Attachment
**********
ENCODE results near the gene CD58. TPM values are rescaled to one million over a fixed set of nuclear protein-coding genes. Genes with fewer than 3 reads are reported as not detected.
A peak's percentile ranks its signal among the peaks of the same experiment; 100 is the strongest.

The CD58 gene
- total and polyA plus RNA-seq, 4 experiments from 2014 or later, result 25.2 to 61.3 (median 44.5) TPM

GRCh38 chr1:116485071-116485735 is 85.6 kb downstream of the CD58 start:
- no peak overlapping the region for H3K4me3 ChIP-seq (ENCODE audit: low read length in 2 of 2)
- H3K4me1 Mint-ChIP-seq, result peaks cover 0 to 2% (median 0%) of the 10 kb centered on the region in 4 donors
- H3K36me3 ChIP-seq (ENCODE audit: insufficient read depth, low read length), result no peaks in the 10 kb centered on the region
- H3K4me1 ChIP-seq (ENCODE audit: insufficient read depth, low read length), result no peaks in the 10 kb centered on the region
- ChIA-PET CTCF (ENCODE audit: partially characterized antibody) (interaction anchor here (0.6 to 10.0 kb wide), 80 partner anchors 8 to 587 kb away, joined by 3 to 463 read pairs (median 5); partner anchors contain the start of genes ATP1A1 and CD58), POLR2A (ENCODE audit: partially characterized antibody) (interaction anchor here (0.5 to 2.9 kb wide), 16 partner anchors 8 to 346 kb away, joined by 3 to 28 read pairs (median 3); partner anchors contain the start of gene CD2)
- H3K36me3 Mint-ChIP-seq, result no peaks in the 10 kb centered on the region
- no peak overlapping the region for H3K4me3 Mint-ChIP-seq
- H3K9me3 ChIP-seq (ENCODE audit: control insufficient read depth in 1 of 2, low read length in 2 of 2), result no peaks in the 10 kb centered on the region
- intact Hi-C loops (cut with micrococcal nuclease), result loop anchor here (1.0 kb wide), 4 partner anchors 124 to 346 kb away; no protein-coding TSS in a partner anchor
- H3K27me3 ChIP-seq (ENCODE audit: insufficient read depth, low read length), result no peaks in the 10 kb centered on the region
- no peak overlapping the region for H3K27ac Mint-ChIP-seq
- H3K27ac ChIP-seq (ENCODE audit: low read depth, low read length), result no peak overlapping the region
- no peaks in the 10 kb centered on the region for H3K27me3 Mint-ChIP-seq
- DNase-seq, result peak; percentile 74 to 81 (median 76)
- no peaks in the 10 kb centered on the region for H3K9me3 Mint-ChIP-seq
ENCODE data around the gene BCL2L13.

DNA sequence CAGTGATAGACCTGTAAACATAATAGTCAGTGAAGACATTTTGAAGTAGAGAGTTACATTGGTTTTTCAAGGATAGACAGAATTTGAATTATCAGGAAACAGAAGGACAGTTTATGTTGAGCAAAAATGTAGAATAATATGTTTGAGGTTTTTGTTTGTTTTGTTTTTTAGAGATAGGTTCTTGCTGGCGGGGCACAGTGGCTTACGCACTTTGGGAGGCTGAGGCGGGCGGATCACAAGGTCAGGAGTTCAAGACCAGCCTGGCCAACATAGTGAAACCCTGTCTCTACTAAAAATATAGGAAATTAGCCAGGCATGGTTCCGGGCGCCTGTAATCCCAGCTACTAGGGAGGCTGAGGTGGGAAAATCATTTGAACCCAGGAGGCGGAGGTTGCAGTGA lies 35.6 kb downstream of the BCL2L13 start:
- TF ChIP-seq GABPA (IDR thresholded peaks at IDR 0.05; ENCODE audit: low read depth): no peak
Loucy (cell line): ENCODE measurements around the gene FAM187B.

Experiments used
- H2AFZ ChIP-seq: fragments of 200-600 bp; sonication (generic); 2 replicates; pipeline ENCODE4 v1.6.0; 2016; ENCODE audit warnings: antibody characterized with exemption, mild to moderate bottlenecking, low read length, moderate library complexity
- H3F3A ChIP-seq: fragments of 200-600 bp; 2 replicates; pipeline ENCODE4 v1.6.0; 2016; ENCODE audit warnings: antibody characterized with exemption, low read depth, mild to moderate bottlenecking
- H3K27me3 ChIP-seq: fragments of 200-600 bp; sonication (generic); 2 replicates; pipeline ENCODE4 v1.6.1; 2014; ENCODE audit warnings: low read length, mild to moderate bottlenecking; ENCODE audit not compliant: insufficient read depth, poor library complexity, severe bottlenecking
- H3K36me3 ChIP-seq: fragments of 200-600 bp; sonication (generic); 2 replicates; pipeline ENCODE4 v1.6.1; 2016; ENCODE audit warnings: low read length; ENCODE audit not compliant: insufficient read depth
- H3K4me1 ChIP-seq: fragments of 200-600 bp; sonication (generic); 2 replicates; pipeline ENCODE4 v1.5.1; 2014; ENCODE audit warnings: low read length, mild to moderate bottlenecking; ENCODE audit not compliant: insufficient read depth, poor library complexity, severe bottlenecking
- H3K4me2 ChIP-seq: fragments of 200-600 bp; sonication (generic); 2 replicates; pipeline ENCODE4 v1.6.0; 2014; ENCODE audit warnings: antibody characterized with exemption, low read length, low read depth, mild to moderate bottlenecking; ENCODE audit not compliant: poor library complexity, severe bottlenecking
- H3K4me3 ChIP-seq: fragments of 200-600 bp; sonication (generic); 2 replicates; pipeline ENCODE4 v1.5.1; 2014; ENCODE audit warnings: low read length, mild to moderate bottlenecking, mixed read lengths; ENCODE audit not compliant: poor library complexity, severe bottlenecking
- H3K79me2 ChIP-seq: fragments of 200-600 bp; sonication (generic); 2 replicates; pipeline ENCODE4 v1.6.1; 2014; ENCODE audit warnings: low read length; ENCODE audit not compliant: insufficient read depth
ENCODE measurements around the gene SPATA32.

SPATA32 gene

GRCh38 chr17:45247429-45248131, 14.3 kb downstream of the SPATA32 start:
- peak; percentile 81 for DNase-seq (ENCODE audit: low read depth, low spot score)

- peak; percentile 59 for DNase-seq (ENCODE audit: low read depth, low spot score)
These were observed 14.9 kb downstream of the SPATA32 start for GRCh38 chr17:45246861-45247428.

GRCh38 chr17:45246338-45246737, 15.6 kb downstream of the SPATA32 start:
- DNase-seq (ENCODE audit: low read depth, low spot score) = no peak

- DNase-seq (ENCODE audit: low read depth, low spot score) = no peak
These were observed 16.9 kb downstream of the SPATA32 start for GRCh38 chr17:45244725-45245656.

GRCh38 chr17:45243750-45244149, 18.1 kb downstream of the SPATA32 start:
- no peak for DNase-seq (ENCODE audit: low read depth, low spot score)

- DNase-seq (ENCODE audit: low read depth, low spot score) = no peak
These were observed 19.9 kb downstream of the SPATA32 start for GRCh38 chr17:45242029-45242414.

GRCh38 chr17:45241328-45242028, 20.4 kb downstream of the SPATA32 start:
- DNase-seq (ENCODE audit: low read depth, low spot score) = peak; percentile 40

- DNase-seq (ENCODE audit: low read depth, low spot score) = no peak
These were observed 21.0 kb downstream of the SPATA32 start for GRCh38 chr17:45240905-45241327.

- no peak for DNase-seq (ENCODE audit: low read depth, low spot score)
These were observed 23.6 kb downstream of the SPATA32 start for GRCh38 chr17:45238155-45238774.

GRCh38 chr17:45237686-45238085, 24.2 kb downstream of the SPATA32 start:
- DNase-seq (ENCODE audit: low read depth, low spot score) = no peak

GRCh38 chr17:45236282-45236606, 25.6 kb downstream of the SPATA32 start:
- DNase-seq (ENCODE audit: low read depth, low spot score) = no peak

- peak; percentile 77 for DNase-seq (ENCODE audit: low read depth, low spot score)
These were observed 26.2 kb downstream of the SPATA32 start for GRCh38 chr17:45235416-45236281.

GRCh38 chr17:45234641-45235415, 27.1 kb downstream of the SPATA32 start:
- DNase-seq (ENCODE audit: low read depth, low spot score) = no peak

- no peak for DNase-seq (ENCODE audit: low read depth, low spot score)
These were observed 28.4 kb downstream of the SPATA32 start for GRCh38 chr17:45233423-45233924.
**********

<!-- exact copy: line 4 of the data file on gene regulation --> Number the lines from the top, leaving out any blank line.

- total and polyA plus RNA-seq, 4 experiments from 2014 or later, result 25.2 to 61.3 (median 44.5) TPM